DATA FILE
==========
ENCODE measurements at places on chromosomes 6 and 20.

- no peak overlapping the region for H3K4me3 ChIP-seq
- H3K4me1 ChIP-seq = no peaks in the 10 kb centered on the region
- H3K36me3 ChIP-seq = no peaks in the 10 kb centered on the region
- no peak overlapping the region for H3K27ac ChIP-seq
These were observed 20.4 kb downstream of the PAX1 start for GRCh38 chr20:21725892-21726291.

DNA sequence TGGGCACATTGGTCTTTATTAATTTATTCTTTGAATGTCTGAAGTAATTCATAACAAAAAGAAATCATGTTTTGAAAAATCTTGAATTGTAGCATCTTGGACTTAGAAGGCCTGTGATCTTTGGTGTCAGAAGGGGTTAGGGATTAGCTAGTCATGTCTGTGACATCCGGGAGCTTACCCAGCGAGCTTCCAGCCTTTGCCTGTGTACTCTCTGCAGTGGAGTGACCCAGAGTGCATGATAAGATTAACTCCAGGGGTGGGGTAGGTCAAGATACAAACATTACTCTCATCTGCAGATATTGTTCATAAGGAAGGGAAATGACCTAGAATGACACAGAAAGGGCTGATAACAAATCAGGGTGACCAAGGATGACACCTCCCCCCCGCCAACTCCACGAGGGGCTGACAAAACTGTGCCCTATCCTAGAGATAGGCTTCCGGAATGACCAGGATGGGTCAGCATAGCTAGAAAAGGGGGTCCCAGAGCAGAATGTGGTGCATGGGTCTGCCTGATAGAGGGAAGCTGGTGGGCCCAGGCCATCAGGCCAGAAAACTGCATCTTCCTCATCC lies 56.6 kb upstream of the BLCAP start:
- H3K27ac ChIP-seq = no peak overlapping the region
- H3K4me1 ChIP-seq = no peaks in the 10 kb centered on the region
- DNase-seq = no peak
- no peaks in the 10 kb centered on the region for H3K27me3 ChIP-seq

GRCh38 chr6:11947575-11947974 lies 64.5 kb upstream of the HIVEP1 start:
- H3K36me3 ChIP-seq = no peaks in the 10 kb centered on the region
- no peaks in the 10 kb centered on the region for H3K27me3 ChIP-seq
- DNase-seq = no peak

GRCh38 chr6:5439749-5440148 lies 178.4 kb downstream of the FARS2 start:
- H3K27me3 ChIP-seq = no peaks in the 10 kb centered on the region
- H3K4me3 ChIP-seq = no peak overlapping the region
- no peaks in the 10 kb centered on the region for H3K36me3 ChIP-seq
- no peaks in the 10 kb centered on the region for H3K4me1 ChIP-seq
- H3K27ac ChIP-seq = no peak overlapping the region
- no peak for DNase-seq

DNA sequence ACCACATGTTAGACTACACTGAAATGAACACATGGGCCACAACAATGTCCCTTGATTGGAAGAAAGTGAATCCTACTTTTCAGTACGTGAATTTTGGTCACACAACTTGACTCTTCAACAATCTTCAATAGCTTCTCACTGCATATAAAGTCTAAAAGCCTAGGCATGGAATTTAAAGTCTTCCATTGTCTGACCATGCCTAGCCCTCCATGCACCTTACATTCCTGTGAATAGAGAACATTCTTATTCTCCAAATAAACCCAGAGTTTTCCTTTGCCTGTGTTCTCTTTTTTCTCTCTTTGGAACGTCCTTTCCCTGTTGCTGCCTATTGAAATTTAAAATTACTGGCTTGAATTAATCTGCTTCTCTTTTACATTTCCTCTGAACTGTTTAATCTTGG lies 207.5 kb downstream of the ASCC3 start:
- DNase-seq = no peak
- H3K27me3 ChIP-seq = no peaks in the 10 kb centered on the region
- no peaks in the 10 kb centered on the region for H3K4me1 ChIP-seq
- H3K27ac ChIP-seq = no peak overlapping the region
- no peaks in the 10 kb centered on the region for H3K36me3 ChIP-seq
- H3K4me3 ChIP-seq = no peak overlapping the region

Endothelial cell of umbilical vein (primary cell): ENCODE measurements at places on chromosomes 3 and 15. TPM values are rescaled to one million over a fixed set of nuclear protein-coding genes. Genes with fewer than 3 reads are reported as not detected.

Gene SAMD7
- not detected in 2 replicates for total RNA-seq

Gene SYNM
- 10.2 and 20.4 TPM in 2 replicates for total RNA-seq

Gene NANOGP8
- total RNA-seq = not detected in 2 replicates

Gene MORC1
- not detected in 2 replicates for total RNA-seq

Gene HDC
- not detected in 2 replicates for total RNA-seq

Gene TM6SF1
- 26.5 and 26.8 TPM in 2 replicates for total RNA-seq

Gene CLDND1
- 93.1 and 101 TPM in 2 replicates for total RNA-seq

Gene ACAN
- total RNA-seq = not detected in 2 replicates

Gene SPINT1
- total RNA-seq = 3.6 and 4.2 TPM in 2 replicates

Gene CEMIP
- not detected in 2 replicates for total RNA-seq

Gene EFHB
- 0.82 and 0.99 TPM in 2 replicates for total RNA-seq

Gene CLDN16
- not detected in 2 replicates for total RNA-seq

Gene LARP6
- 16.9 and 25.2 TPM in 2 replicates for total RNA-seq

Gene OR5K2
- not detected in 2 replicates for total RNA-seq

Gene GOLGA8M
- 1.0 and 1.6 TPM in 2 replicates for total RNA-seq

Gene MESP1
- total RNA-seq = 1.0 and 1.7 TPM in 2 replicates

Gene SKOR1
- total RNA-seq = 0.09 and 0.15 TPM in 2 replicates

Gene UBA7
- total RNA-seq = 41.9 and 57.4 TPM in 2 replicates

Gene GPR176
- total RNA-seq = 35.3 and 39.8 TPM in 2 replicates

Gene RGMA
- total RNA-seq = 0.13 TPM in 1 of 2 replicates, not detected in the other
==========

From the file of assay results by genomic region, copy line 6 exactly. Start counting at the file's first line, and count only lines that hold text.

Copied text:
These were observed 20.4 kb downstream of the PAX1 start for GRCh38 chr20:21725892-21726291.